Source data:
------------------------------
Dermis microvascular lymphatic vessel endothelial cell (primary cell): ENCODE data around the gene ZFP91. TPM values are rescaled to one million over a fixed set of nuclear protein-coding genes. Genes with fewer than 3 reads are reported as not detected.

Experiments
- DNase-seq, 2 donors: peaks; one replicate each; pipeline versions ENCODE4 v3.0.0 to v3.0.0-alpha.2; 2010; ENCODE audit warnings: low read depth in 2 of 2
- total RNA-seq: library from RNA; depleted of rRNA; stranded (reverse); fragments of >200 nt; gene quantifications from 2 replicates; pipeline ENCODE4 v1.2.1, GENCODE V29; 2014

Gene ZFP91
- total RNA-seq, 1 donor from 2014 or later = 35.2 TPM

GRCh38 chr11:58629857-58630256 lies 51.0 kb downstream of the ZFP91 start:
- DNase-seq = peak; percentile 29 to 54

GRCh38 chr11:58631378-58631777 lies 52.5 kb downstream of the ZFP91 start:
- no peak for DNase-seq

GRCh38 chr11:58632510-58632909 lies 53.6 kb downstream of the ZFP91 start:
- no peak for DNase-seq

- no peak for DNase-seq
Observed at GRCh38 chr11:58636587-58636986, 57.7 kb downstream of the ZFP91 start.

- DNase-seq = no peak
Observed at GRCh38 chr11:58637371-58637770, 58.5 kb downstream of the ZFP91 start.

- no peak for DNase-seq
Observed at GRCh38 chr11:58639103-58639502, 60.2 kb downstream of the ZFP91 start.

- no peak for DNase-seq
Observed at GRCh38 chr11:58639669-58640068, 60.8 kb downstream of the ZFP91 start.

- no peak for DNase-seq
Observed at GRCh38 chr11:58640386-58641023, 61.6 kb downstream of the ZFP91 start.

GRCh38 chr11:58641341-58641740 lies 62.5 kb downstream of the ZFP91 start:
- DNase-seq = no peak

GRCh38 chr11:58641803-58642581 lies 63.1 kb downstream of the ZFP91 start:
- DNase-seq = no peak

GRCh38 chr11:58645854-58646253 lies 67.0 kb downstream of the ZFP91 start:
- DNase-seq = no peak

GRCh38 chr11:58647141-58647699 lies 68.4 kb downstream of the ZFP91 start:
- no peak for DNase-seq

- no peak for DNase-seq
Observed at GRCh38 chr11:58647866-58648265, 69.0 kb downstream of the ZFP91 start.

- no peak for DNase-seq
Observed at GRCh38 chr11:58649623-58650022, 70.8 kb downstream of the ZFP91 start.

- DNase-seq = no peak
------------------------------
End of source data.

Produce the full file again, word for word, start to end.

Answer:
Dermis microvascular lymphatic vessel endothelial cell (primary cell): ENCODE data around the gene ZFP91. TPM values are rescaled to one million over a fixed set of nuclear protein-coding genes. Genes with fewer than 3 reads are reported as not detected.

Experiments
- DNase-seq, 2 donors: peaks; one replicate each; pipeline versions ENCODE4 v3.0.0 to v3.0.0-alpha.2; 2010; ENCODE audit warnings: low read depth in 2 of 2
- total RNA-seq: library from RNA; depleted of rRNA; stranded (reverse); fragments of >200 nt; gene quantifications from 2 replicates; pipeline ENCODE4 v1.2.1, GENCODE V29; 2014

Gene ZFP91
- total RNA-seq, 1 donor from 2014 or later = 35.2 TPM

GRCh38 chr11:58629857-58630256 lies 51.0 kb downstream of the ZFP91 start:
- DNase-seq = peak; percentile 29 to 54

GRCh38 chr11:58631378-58631777 lies 52.5 kb downstream of the ZFP91 start:
- no peak for DNase-seq

GRCh38 chr11:58632510-58632909 lies 53.6 kb downstream of the ZFP91 start:
- no peak for DNase-seq

- no peak for DNase-seq
Observed at GRCh38 chr11:58636587-58636986, 57.7 kb downstream of the ZFP91 start.

- DNase-seq = no peak
Observed at GRCh38 chr11:58637371-58637770, 58.5 kb downstream of the ZFP91 start.

- no peak for DNase-seq
Observed at GRCh38 chr11:58639103-58639502, 60.2 kb downstream of the ZFP91 start.

- no peak for DNase-seq
Observed at GRCh38 chr11:58639669-58640068, 60.8 kb downstream of the ZFP91 start.

- no peak for DNase-seq
Observed at GRCh38 chr11:58640386-58641023, 61.6 kb downstream of the ZFP91 start.

GRCh38 chr11:58641341-58641740 lies 62.5 kb downstream of the ZFP91 start:
- DNase-seq = no peak

GRCh38 chr11:58641803-58642581 lies 63.1 kb downstream of the ZFP91 start:
- DNase-seq = no peak

GRCh38 chr11:58645854-58646253 lies 67.0 kb downstream of the ZFP91 start:
- DNase-seq = no peak

GRCh38 chr11:58647141-58647699 lies 68.4 kb downstream of the ZFP91 start:
- no peak for DNase-seq

- no peak for DNase-seq
Observed at GRCh38 chr11:58647866-58648265, 69.0 kb downstream of the ZFP91 start.

- no peak for DNase-seq
Observed at GRCh38 chr11:58649623-58650022, 70.8 kb downstream of the ZFP91 start.

- DNase-seq = no peak